Greece's rich history as one of the world's earliest civilizations sometimes overshadows the smaller details of the country's landscape that offer incredible nature travel  opportunities.
The island of Symi, surrounded by striking turquoise waters, is not devoid of culture. Sites important to the Trojan Wars and World War II speckle the island. But perhaps most significant in the island's history is its sponge industry. Thriving in the 19th century, sponge diving is now prohibited in order to protect the other archaeological gems that dwell deep beneath the island's shores, according to Diver Magazine.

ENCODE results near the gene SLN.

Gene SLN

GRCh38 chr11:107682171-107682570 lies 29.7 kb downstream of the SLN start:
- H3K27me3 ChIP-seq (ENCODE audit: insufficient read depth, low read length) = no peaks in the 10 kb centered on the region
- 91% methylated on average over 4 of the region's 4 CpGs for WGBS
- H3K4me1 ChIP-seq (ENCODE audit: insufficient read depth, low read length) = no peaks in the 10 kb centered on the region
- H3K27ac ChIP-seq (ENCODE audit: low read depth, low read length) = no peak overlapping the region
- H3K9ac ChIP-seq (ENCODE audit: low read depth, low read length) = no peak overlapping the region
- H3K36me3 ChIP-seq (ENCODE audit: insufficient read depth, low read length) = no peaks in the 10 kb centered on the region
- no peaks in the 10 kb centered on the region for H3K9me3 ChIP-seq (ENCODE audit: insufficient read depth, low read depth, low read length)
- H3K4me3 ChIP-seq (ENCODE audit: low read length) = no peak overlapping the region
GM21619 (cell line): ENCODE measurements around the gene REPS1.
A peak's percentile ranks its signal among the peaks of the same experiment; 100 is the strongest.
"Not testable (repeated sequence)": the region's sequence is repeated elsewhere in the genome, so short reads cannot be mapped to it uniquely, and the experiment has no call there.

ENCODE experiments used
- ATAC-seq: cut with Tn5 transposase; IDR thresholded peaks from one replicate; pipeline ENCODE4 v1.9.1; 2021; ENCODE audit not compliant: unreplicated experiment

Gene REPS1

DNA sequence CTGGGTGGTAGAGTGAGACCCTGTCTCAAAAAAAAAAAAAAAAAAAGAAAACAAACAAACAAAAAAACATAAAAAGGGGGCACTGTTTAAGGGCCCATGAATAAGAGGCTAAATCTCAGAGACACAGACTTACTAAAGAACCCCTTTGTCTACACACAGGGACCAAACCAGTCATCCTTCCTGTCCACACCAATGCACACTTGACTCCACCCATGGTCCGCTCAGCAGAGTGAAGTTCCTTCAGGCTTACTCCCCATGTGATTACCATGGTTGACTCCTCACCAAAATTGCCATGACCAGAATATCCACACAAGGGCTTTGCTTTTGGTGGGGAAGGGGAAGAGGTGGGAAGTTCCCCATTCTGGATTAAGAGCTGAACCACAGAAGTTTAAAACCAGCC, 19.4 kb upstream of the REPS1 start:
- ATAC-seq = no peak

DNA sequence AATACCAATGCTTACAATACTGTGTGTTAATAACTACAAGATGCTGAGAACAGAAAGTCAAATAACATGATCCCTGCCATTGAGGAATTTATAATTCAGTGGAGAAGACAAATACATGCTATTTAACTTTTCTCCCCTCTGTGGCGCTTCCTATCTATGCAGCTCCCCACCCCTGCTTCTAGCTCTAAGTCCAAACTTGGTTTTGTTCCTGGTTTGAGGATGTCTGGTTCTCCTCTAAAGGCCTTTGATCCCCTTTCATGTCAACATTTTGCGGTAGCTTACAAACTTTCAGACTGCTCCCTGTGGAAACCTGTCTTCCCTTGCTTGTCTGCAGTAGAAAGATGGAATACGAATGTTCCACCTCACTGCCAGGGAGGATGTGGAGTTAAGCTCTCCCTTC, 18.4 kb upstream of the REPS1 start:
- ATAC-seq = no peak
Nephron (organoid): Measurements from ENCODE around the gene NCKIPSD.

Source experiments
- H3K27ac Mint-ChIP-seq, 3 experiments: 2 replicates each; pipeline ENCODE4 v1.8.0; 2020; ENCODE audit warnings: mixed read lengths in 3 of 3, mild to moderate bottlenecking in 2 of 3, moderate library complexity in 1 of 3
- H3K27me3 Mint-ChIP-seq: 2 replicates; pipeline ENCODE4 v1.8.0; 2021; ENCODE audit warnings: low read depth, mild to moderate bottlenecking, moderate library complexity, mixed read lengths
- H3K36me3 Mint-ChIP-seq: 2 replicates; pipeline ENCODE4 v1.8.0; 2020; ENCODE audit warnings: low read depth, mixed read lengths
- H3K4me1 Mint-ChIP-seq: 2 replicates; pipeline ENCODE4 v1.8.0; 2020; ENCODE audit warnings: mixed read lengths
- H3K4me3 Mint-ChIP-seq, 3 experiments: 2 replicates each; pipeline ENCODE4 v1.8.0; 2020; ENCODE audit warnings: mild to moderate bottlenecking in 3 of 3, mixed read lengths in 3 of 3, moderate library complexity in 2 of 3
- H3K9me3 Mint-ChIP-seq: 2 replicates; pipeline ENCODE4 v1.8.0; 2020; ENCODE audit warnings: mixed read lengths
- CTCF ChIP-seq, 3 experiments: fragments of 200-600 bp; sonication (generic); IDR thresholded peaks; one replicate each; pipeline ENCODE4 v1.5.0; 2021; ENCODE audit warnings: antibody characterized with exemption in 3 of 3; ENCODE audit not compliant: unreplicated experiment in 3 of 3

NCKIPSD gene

The classical houses that line the harbor are a product of the height of the sponge diving industry. The island once provided the sponges for the Ottoman court, and in return brought extreme wealth to the island.
The sponge diving industry created a "gold rush" atmosphere on the island by 1880. The difficult process of diving down 20 meters with no mask and no flippers to cut sponges off the rocky Mediterranean ocean floors was a career dangerous to humans and the environment alike. Now, though sponge diving is illegal, snorkelers can swim around the harbor to see the natural sponges that are gradually growing back.
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